Well, this adventure has come to an end but the crew of Juichi and Mystery have made a pack to be diligent on getting out on a regular basis so hopefully it won't be too long before there is a continuation on the Adventures of Juichi!
Wally here again. From my last entry: "Despite the weather, our spirits are high as we joke about being lucky to get out of port by 2pm."
So, uh... we didn't leave that day (10/03). We had French toast, drank coffee, hashed and re-hashed the day's course, groused about the weather, and generally lay about until finally it was, in fact, too late to leave. Part of the problem was that Juichi is terribly comfortable down below (watch out, crew of Mystery -- you're, I'm sure, learning of this issue). The other part of the problem was that the rain never stopped even for a minute. At times it was heavy, at times it was just a light patter on the cabin top, but at no point did it actually stop. Well, sorta.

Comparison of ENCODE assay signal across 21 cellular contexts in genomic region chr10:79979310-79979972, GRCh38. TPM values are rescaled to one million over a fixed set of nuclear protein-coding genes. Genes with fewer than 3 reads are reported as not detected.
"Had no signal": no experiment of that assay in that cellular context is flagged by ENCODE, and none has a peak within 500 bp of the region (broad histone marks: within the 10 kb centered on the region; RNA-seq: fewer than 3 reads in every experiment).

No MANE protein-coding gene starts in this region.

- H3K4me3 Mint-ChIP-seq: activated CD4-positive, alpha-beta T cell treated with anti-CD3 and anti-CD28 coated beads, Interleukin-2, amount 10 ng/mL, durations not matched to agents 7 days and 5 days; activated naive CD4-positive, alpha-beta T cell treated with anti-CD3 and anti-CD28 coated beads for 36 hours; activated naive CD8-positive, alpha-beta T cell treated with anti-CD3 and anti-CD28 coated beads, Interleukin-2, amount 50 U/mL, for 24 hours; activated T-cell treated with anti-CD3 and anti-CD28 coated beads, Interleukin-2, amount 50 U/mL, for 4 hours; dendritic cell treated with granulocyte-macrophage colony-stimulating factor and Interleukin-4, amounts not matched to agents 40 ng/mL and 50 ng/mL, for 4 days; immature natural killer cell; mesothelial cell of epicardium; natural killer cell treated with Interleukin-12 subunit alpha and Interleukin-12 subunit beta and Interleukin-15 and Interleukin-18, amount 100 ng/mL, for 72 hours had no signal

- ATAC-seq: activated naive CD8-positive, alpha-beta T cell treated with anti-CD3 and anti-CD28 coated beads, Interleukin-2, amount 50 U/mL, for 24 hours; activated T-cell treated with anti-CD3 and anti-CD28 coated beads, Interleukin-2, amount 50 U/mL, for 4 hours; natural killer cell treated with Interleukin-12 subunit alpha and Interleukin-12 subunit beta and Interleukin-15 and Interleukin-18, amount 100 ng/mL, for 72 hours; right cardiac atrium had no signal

Ya see, as soon as we'd made the decision to stay (and to get roaring drunk, but more about that later), the rain let up. Alison thought it would be a good idea for us to take a walk, so we headed out for the trails about which we'd gotten a brochure the day before. Snoopy, the enormous and standoffishly gregarious mutt from the resort, joined us and lead us through two trails, one up through an old-growth grove and another out to a rocky promontory overlooking Blind Channel and Mayne Passage. We retired to the boat, resolute in our goal of getting terrifyingly inebriated.